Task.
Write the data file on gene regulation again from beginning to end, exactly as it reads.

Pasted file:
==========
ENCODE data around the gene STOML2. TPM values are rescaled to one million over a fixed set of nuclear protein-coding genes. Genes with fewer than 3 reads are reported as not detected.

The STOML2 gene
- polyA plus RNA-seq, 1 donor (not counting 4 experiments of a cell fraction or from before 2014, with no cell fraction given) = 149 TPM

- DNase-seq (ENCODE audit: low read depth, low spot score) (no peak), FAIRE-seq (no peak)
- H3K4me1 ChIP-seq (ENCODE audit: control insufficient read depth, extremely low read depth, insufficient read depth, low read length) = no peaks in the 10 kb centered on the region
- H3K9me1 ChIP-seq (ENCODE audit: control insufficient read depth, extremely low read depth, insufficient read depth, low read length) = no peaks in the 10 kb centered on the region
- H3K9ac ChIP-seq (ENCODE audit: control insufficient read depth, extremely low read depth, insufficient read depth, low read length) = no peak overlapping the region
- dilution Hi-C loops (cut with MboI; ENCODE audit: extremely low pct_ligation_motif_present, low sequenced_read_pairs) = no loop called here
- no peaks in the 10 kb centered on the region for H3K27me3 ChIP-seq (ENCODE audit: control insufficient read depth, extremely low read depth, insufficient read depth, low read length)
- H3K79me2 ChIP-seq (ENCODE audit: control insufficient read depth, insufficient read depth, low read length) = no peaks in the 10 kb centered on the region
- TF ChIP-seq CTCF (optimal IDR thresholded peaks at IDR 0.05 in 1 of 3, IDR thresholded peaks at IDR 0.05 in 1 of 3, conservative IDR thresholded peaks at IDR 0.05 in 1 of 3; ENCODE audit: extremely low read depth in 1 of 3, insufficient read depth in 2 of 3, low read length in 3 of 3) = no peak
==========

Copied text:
ENCODE data around the gene STOML2. TPM values are rescaled to one million over a fixed set of nuclear protein-coding genes. Genes with fewer than 3 reads are reported as not detected.

The STOML2 gene
- polyA plus RNA-seq, 1 donor (not counting 4 experiments of a cell fraction or from before 2014, with no cell fraction given) = 149 TPM

- DNase-seq (ENCODE audit: low read depth, low spot score) (no peak), FAIRE-seq (no peak)
- H3K4me1 ChIP-seq (ENCODE audit: control insufficient read depth, extremely low read depth, insufficient read depth, low read length) = no peaks in the 10 kb centered on the region
- H3K9me1 ChIP-seq (ENCODE audit: control insufficient read depth, extremely low read depth, insufficient read depth, low read length) = no peaks in the 10 kb centered on the region
- H3K9ac ChIP-seq (ENCODE audit: control insufficient read depth, extremely low read depth, insufficient read depth, low read length) = no peak overlapping the region
- dilution Hi-C loops (cut with MboI; ENCODE audit: extremely low pct_ligation_motif_present, low sequenced_read_pairs) = no loop called here
- no peaks in the 10 kb centered on the region for H3K27me3 ChIP-seq (ENCODE audit: control insufficient read depth, extremely low read depth, insufficient read depth, low read length)
- H3K79me2 ChIP-seq (ENCODE audit: control insufficient read depth, insufficient read depth, low read length) = no peaks in the 10 kb centered on the region
- TF ChIP-seq CTCF (optimal IDR thresholded peaks at IDR 0.05 in 1 of 3, IDR thresholded peaks at IDR 0.05 in 1 of 3, conservative IDR thresholded peaks at IDR 0.05 in 1 of 3; ENCODE audit: extremely low read depth in 1 of 3, insufficient read depth in 2 of 3, low read length in 3 of 3) = no peak